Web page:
While Making Tax Digital (MTD) has been a focal point for the past couple of years, the 1st April deadline merely marks the start of changing how organisations report back on tax and VAT digitally.
To recap, the introduction of MTD is to allow the UK tax system to be as efficient, effective and straightforward as possible – and reduce the amount of tax lost to avoidable customer errors which is costing the Exchequer over £9 billion a year. For those businesses with a VAT turnover above the £85,000 threshold, a digital record is required with VAT returns submitted using MTD compatible software. In the first year, businesses will not be required to have these digital links between software programs which means HMRC will accept ‘copy and paste’. However, once this soft landing period ends in April or October 2020 (depending on when a company’s VAT period started), it will be a legal requirement to establish a digital link between software programs.
With the clock ticking, finance leaders are now recognising MTD as a real catalyst for reviewing their digital strategy. And we are not talking just about their finance systems but ensuring compliance with HMRC regulations too – especially considering many legacy systems are simply not supported.
Reviewing financial processes and identifying opportunities for greater efficiencies and effectiveness, for example, is a pre-requisite for the financial function as it looks to deliver MTD – as is document management which includes the storage, security and processing of data. And there are emerging technologies like Robotic Process Automation (RPA) for streamlining systems even further.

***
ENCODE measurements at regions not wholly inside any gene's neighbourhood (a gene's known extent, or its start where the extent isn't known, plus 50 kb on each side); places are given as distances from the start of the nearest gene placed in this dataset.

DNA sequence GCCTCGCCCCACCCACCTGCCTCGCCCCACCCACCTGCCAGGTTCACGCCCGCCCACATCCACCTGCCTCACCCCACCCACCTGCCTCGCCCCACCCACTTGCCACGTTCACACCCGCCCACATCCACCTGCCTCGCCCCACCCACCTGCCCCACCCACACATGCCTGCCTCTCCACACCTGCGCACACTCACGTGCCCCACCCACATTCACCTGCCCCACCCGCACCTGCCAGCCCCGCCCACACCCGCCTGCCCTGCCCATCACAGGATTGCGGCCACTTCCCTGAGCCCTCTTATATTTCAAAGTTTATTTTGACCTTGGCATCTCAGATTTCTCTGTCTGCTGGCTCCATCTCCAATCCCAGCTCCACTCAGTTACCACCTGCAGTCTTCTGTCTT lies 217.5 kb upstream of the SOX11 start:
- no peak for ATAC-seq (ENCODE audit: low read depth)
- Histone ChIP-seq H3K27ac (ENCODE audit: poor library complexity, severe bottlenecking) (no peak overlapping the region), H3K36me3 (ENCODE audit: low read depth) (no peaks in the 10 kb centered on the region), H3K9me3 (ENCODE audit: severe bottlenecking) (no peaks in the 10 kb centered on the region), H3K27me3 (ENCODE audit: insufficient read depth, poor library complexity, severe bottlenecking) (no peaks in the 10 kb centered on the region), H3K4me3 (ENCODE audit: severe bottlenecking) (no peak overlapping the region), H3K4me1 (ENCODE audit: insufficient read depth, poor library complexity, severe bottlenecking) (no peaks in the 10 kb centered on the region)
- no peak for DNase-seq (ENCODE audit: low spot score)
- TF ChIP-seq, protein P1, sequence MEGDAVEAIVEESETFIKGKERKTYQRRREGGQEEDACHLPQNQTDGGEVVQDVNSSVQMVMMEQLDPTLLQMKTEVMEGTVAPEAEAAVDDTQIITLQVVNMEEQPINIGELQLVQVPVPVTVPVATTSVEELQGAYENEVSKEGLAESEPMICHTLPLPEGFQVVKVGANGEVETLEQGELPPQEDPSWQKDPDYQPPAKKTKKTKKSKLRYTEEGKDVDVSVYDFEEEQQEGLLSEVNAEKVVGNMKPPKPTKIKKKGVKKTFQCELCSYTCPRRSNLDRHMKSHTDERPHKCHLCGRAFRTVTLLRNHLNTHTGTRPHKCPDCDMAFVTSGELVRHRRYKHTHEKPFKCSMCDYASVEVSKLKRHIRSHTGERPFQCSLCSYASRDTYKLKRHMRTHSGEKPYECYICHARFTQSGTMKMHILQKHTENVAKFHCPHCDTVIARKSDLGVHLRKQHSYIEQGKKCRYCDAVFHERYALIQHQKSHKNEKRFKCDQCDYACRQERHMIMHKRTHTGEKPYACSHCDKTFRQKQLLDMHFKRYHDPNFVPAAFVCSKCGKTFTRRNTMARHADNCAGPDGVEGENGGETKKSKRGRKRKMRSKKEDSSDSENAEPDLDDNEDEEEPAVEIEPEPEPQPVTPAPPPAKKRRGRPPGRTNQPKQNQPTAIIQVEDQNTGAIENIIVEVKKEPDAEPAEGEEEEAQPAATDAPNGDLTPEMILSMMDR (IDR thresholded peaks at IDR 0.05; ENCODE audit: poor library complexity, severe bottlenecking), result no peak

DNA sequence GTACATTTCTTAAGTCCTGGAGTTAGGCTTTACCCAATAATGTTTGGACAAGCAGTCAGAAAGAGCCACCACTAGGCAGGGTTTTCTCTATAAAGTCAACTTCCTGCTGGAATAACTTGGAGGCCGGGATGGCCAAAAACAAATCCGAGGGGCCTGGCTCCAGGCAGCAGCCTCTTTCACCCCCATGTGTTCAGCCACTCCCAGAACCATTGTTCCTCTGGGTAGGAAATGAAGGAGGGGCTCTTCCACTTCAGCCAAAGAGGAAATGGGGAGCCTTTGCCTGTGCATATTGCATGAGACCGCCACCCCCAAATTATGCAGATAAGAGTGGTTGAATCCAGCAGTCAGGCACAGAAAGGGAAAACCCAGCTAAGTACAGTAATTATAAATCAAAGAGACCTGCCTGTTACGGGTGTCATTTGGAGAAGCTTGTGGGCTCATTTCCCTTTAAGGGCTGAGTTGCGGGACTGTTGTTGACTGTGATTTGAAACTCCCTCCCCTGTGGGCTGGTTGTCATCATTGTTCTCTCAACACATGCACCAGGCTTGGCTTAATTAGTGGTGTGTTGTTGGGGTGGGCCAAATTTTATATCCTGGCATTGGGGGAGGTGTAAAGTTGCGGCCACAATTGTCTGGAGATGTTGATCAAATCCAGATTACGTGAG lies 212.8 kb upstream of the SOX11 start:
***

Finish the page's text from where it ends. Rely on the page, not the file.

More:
Tools like RPA can genuinely transform key financial processes for the better. Yet, as Director General of the CBI, Carolyn Fairburn, recently said during her keynote speech at Advanced World, the UK has been too slow to adopt technology. She referred to two types of business – the ‘ostrich’ and the ‘magpie’. According to her theory, ostriches have their heads in the sand when it comes to embracing new technologies within their business. Meanwhile magpies, who don’t necessarily have huge budgets, are quick to adopt proven ideas, from cloud computing through to automation.
Every business, regardless of its type, needs to adopt MTD so why not see this as an opportunity to help drive these emerging technologies forward? Here are just a few things that financial leaders can expect by putting MTD at the heart of their company’s digital strategy:
- Integration of finance and accounting software for a truly connected business and one that has access to real-time data
- Touchless, automated processes to improve the accuracy of financial data, reducing costly mistakes, and improve the speed in logging and accessing that data
- Elimination of mundane administrative processes, freeing up staff to focus on higher value tasks as well as upskill for the digital future
- Improved mobility, giving financial management professionals access to critical information from one platform (wherever they are) – saving time and money
- Enhanced security and lower IT costs that come with modern systems, moving businesses away from legacy technology that is no longer fit for purpose
- Compliance of regulations like MTD but also the General Data Protection Regulation (GDPR) thanks to many technology solutions designed with robust data protection in mind
- Adoption of the cloud, which is the backbone of most technologies – like RPA – to enhance the operation of a business by simplifying and joining up processes.
While the move to MTD has been viewed by some as arduous and time consuming, and merely another symptom of a tick box exercise, the benefits are clear. It will improve the way firms handle their financial reporting, enabling financiers to speed up the transition away from paper accounts and processes to a much more streamlined and digitised process.